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UK Refuses Spanovic Extradition

A Croatian Serb accused of war crimes has been allowed to stay in Britain.
By Rory Gallivan
A British court ruled this week that Milan Spanovic, a Croatian Serb convicted in absentia for 1991 war crimes in the Glina region, should not be extradited to Croatia to face a retrial.



The judge hearing Spanovic’s extradition case said extradition would be unfair since the alleged offences happened so many years ago, and because the Zagreb government has known of his whereabouts in Croatia and subsequently in the UK since May 1997.



“I am satisfied that the passage of time since the offence is alleged to have been committed would now make it unjust and oppressive to extradite the defendant, and he is therefore discharged,” said Judge Timothy Workman.



Ben Lloyd, representing the Croatian government, said he would appeal.



Croatia sought Spanovic’s extradition from the UK last year after he was arrested in London on a shoplifting charge. A court in Croatia convicted Spanovic in absentia on November 17, 1993 of war crimes against civilians in the Glina region of Croatia, and sentenced him to 20 years.



The conviction relates to events in the villages of Maja and Svracica on August 18, 1991 as Serb paramilitary forces attacked predominately Croat villages between the towns of Glina and Sisak. Spanovic was charged with attacking and torturing civilians and plundering and setting fire to civilian and religious buildings during this attack.



His final extradition hearing was held at the City of Westminster Magistrates’ Court in London on March 20.



Explaining why he accepted the “passage of time argument” against extraditing Spanovic, Judge Workman pointed out that since arriving in the UK in 1998, Spanovic had been in contact with both the Croatian embassy and the UK immigration authorities.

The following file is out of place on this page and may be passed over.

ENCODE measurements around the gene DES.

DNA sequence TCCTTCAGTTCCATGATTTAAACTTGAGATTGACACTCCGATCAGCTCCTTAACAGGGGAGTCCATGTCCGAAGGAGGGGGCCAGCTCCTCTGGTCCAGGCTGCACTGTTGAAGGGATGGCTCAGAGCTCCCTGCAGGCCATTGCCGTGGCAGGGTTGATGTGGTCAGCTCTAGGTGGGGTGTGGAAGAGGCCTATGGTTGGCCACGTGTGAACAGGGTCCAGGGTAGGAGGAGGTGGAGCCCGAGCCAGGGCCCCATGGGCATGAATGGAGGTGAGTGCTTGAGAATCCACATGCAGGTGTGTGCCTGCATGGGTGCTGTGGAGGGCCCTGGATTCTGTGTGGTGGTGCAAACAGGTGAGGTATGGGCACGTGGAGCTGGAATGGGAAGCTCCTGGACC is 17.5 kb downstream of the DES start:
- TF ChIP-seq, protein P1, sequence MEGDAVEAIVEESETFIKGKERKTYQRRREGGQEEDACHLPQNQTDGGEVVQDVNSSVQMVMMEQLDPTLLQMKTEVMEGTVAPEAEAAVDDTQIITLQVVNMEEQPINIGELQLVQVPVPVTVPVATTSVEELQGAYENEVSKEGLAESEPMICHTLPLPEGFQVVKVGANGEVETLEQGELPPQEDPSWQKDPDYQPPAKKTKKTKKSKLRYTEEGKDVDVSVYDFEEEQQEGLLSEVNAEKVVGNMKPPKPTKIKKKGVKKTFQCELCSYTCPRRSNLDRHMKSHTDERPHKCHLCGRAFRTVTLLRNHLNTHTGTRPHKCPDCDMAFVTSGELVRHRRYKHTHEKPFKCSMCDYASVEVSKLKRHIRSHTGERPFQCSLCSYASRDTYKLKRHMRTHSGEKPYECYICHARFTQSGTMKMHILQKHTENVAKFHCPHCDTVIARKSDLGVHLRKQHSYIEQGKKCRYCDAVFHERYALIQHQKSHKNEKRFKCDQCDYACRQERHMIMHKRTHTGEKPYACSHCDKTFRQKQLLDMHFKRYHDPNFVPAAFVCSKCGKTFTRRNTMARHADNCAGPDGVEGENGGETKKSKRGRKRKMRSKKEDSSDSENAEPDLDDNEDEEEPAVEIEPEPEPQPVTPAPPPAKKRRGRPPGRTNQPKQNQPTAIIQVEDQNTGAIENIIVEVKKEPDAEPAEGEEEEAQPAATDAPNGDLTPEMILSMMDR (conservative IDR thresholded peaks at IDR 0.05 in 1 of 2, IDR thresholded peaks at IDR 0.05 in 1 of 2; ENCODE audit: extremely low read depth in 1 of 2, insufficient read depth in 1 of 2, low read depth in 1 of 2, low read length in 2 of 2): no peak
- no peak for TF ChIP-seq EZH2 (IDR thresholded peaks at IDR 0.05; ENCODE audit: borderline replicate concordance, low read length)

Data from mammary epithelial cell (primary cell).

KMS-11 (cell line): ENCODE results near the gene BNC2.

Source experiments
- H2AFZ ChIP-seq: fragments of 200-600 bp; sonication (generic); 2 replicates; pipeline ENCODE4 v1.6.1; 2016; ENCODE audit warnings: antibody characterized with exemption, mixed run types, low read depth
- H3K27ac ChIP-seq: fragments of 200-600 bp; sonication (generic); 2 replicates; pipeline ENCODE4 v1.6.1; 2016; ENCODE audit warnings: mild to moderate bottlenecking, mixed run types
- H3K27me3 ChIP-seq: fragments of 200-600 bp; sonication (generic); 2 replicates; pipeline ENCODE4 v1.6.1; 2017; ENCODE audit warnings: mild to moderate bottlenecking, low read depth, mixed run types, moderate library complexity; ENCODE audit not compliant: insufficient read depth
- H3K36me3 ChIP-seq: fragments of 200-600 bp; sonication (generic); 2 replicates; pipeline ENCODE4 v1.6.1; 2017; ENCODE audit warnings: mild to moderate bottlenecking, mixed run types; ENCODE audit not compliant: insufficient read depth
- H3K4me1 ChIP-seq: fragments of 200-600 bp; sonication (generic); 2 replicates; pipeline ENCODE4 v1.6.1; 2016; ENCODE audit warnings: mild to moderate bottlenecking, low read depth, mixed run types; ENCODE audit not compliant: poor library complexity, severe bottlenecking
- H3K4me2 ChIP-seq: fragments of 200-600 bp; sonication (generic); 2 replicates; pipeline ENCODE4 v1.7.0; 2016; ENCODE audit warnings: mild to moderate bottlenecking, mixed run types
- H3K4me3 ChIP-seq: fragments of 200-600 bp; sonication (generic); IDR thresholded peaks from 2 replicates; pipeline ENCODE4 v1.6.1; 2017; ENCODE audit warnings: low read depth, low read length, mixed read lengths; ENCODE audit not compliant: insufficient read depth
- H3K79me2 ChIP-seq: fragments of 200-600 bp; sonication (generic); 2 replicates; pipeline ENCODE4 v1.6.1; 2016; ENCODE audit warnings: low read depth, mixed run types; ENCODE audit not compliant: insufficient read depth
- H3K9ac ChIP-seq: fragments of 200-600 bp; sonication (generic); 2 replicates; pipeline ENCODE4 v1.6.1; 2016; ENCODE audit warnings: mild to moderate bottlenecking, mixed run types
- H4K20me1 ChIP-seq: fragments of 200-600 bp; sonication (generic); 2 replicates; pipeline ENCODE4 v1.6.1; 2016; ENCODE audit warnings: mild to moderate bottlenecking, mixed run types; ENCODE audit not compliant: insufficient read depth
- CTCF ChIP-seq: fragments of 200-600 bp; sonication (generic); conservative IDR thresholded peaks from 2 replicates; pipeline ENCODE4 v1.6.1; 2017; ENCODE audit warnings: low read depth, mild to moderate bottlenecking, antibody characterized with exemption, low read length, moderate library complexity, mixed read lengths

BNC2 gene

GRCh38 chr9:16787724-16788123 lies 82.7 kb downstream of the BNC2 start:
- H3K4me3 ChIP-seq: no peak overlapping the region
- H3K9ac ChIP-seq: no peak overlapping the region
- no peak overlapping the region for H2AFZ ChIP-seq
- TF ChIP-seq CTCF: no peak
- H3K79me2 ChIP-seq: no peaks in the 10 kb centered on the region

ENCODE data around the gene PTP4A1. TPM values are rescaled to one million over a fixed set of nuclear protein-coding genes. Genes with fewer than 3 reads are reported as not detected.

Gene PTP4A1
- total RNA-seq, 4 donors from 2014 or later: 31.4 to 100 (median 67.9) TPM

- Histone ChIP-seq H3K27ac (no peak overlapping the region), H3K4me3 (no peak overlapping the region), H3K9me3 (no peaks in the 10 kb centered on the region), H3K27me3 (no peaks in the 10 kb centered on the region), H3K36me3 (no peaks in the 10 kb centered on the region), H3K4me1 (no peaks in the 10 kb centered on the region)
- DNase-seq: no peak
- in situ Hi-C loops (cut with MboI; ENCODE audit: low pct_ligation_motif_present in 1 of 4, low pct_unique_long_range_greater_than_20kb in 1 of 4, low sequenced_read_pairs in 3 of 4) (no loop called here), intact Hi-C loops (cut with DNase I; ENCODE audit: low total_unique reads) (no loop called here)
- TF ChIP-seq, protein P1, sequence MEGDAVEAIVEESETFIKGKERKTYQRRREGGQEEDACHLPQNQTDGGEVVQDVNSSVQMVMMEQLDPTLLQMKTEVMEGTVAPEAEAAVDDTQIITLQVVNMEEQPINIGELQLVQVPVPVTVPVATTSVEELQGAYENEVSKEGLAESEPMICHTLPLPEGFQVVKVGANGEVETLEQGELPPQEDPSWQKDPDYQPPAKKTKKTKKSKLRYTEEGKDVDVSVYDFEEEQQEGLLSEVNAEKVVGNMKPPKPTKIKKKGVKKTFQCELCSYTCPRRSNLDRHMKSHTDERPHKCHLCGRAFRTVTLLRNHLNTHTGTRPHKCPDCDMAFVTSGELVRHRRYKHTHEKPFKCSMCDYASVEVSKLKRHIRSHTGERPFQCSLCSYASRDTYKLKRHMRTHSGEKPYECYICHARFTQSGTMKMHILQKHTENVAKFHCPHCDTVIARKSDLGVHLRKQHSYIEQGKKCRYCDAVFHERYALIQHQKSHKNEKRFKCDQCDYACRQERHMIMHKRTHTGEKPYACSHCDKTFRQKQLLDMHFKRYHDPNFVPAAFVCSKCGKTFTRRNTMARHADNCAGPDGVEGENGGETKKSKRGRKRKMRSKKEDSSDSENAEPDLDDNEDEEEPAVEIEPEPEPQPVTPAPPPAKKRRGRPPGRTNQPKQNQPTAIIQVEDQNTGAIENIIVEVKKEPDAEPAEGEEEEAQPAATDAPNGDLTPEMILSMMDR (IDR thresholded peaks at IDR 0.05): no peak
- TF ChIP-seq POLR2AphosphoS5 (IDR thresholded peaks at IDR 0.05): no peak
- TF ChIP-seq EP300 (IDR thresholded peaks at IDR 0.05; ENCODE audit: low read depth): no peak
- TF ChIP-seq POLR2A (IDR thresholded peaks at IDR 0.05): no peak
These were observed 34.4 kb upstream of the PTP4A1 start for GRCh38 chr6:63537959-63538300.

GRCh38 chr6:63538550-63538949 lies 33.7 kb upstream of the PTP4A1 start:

“Mr Spanovic had, therefore, a reasonable expectation that he could live freely in this country and, as far as I am aware, he has done so in employment, supporting his family and without committing offences,” he said.



Judge Workman also addressed the question of whether there would be impediments to a fair re-trial.



“I have in mind that the alleged offences were said to have occurred during a period of civil war in which inevitably evidence will be hard to find or reconstruct,” he said.



“Witnesses’ memories after such a lengthy period during which radical change took place will have faded or be inaccurate. Inevitably, some witnesses may be unavailable or impossible to trace.”



However, Judge Workman dismissed the idea - suggested by Spanovic’s lawyer Julian Atlee in previous hearings - that the Croatian government may have been seeking another Milan Spanovic and not the one before the court.



“I am satisfied that the defendant is the person being sought by the Croatian authorities, because the particulars given in the request are identical to those given by the defendant in respect of his name,” he said.



At a previous hearing, held on March 5, Atlee had pointed to an OSCE, human rights report which claimed that Serbs in Croatia accused of war crimes had their offences upgraded so that they would not be covered by a government amnesty.



Judge Workman said it appeared that the crimes with which Spanovic was charged were excluded from the amnesty, but that - had he not discharged Spanovic on the basis of passage of time - he would have had to ask for further information and to hear further submissions on the matter.



The judge said that since the Croatian government intended to appeal against the decision, Spanovic would still have bail conditions imposed on him.



However, Atlee requested that these be relaxed as Spanovic had cooperated fully with the court, observing his bail conditions stringently. Judge Workman agreed that Spanovic would no longer have to wear an electronic tag and reduced the hours at which he was required to be at home.



Asked outside the court how he felt about the decision, Spanovic said he was “happy”.



His lawyer issued a statement saying, “My client came to the United Kingdom in 1998 because he had faith in the English system of justice. He has always cooperated fully with that system, and he believes that in its judgement today, the facts of the case have been recognised.”



Rory Gallivan is an IWPR contributor in London.